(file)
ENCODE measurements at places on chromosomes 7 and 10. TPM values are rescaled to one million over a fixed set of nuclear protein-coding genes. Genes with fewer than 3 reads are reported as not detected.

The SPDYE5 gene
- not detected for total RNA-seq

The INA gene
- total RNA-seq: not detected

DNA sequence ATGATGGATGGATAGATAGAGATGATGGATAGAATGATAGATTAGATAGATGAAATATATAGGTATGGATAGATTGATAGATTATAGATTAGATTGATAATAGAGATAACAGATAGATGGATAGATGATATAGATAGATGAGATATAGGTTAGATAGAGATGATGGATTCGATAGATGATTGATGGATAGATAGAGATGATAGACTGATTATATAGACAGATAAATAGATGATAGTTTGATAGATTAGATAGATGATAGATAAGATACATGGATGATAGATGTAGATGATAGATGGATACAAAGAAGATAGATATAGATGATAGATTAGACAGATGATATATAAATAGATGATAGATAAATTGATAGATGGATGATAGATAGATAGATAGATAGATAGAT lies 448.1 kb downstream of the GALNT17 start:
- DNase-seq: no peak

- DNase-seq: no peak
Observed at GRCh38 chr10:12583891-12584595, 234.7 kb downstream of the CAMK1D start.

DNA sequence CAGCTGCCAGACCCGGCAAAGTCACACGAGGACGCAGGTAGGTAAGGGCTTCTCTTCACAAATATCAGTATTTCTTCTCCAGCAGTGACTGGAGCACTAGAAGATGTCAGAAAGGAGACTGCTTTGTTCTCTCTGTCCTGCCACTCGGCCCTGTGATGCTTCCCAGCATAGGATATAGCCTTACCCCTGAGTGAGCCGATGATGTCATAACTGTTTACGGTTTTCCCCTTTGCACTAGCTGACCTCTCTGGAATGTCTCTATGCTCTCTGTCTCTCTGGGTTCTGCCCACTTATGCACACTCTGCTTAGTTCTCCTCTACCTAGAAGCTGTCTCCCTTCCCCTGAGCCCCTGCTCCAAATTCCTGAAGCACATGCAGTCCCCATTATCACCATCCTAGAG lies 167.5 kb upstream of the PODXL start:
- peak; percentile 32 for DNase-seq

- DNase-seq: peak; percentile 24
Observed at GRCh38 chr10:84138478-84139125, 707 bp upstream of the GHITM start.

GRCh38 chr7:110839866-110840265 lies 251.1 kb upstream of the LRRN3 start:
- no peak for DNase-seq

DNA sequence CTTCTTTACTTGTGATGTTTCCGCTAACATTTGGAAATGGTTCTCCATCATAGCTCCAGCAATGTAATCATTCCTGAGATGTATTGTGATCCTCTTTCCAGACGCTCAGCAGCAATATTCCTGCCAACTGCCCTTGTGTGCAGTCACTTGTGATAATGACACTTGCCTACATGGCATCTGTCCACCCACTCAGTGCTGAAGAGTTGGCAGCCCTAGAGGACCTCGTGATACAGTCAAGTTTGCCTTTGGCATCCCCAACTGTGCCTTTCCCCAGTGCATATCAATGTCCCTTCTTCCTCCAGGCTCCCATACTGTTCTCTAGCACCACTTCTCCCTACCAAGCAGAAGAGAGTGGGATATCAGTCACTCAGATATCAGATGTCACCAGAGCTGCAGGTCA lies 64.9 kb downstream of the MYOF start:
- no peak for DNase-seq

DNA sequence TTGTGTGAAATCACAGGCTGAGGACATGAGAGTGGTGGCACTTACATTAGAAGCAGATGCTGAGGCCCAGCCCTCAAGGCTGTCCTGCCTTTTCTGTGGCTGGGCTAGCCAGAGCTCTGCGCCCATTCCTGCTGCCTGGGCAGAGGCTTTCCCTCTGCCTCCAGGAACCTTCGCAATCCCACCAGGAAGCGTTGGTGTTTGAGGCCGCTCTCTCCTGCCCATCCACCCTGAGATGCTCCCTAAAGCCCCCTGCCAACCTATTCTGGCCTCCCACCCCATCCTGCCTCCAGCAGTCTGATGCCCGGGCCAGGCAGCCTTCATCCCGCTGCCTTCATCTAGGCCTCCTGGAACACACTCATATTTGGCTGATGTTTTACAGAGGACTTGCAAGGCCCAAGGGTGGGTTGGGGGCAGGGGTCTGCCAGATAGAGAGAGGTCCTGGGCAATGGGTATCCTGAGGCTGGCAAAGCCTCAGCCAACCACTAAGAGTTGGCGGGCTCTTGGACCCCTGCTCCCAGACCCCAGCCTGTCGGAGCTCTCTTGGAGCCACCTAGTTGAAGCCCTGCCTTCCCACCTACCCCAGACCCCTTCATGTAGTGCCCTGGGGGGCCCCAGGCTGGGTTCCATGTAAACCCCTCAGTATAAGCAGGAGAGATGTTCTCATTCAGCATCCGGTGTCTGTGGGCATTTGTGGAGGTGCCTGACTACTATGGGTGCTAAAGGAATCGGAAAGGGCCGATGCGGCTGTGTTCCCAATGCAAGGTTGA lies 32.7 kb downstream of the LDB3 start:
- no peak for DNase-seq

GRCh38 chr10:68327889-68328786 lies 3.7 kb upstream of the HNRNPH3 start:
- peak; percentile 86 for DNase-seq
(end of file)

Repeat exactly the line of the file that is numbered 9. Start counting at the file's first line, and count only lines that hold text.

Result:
Observed at GRCh38 chr10:12583891-12584595, 234.7 kb downstream of the CAMK1D start.